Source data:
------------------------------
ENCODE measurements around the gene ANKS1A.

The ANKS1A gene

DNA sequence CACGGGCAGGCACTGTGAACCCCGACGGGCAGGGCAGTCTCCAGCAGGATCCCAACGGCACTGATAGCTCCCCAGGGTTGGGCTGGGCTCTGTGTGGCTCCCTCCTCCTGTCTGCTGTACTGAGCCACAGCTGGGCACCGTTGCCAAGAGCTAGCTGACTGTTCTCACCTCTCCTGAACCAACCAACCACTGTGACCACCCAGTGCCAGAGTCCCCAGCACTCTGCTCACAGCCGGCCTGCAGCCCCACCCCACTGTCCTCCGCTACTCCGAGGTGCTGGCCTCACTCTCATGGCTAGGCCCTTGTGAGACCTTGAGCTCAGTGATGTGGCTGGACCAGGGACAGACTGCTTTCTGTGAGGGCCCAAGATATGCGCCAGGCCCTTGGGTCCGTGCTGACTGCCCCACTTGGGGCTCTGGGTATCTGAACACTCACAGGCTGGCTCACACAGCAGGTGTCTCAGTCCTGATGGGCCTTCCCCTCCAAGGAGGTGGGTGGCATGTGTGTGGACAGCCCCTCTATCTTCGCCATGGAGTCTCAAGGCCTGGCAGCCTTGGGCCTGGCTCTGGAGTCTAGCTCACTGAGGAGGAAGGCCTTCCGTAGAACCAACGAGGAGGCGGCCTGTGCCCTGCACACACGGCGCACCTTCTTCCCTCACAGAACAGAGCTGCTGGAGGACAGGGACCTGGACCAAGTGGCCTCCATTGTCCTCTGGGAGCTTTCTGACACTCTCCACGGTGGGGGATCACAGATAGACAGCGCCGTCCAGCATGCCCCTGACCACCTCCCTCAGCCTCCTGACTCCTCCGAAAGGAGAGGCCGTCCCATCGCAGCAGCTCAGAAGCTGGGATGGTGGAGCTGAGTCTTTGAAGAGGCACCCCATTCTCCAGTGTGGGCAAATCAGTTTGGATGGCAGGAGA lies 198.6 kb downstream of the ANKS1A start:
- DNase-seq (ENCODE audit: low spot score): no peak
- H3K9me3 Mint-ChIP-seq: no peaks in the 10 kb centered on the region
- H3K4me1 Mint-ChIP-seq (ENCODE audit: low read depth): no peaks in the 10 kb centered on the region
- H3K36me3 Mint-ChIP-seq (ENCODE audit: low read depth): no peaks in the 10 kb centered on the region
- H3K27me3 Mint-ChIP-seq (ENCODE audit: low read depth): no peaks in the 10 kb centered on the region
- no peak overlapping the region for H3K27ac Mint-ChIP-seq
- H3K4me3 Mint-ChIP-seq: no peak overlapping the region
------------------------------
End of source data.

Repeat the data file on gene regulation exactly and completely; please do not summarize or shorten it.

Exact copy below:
ENCODE measurements around the gene ANKS1A.

The ANKS1A gene

DNA sequence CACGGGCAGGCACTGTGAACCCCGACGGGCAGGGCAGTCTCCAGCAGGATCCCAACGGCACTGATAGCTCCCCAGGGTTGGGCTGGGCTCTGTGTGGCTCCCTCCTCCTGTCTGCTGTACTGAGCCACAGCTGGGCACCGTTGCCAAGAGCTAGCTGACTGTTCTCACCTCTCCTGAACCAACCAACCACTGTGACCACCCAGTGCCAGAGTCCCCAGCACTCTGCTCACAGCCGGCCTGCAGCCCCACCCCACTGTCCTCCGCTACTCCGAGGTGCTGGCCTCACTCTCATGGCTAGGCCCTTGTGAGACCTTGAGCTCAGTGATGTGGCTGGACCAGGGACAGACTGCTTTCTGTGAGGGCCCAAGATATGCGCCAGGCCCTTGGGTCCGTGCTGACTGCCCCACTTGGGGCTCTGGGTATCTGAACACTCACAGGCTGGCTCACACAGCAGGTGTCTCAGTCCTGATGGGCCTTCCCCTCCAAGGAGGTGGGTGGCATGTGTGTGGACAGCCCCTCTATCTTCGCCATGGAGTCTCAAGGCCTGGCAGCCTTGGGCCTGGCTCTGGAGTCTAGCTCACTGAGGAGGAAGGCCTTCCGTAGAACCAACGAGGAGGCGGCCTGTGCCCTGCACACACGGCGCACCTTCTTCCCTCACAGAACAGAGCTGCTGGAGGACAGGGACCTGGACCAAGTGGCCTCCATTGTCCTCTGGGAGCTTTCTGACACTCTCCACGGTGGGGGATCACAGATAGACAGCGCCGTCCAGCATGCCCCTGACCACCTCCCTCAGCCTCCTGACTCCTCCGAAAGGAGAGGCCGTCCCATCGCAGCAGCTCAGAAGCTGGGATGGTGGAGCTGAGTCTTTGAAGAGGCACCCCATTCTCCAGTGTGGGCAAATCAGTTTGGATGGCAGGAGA lies 198.6 kb downstream of the ANKS1A start:
- DNase-seq (ENCODE audit: low spot score): no peak
- H3K9me3 Mint-ChIP-seq: no peaks in the 10 kb centered on the region
- H3K4me1 Mint-ChIP-seq (ENCODE audit: low read depth): no peaks in the 10 kb centered on the region
- H3K36me3 Mint-ChIP-seq (ENCODE audit: low read depth): no peaks in the 10 kb centered on the region
- H3K27me3 Mint-ChIP-seq (ENCODE audit: low read depth): no peaks in the 10 kb centered on the region
- no peak overlapping the region for H3K27ac Mint-ChIP-seq
- H3K4me3 Mint-ChIP-seq: no peak overlapping the region